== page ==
Why did I get an email about LinkedIn scraped data breach?
The Queen’s IT Services Security team recently became aware of an April 2021 data scraping event affecting LinkedIn public profiles, the data of which was subsequently posted for sale and distributed. Whilst the data scraping did not constitute a data breach nor did it access any personal data not intended to be publicly accessible, the data was still monetized and circulated. This event may have potentially affected multiple accounts here at Queen’s. As a precaution, Queen’s IT Services will expire the passwords of any Queen’s account found to be listed on the affected LinkedIn accounts list and who have not changed their passwords since April 8, 2021.
What should I do to protect myself?
If you received an email message from IT Services concerning the LinkedIn scraped data breach and have not changed your password since April 8, 2021, you will be sent additional emails requesting you to change your password, prior to your password expiring. NetID passwords are changed at https://netid.queensu.ca/selfservice/login/auth
We also encourage you to take the following actions to better protect yourself and your information:
*Do not reuse passwords across your accounts.
*If you have used your Queen’s password on multiple sites, we strongly encourage you to change that password on every other site where it has been used.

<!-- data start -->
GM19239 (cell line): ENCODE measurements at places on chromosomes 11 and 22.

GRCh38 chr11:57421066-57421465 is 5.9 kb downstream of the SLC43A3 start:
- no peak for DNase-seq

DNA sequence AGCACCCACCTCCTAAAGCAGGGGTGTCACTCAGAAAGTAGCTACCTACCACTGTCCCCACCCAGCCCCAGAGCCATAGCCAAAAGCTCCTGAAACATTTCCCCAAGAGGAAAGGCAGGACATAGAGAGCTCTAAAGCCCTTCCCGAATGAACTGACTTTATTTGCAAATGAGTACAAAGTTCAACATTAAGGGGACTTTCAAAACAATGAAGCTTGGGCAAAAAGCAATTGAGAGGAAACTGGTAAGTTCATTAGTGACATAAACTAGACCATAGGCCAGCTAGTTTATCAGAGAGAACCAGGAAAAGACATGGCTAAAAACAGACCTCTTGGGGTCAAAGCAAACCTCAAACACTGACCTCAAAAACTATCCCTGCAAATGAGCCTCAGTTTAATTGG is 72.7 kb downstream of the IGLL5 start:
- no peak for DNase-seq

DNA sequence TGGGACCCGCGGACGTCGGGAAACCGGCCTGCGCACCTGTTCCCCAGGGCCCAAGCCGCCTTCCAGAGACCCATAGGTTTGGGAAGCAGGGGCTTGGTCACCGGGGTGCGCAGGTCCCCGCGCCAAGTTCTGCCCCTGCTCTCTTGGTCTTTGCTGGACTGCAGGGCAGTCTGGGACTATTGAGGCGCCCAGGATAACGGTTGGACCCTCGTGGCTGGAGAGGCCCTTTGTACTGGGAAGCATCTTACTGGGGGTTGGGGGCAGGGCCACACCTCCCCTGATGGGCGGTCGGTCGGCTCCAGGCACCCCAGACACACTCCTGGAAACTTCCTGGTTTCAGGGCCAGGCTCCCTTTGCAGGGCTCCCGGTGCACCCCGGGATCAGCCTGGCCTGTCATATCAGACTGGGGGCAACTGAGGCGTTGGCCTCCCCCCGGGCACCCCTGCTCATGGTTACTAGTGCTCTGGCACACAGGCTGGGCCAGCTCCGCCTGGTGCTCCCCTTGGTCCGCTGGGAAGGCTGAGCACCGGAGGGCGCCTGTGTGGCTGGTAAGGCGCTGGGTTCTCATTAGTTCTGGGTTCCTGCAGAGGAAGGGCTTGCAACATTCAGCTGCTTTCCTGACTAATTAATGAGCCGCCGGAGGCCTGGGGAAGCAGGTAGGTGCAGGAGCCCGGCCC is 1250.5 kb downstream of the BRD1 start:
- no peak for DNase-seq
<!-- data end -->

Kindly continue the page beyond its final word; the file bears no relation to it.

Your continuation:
*Be extra diligent of scams that may reference your LinkedIn account.
What data was compromised?
According to reports, unique email addresses, as well as names, geographic locations, genders and job titles were scraped. No private LinkedIn data was exposed.
Why is Queen’s expiring passwords for affected accounts?
Queen’s account holders who fail to follow safe password practices are at risk when events like this occur. To protect your Queen’s account IT Services are taking this action to prevent account compromises by ensuring all accounts associated with data scraping event have refreshed passwords since April 8, 2021.
What caused the data scraping breach?
IT Services obtained breach information from the service called “Have I Been Pwned?” as well as directly from LinkedIn at: https://news.linkedin.com/2021/june/an-update-from-linkedin. Visiting the website https://haveibeenpwned.com/ will allow you to enter and check your Queen’s University email address against all publicized breaches that reference your Queen’s email address. The site also provides details about the data breach, including links to additional information.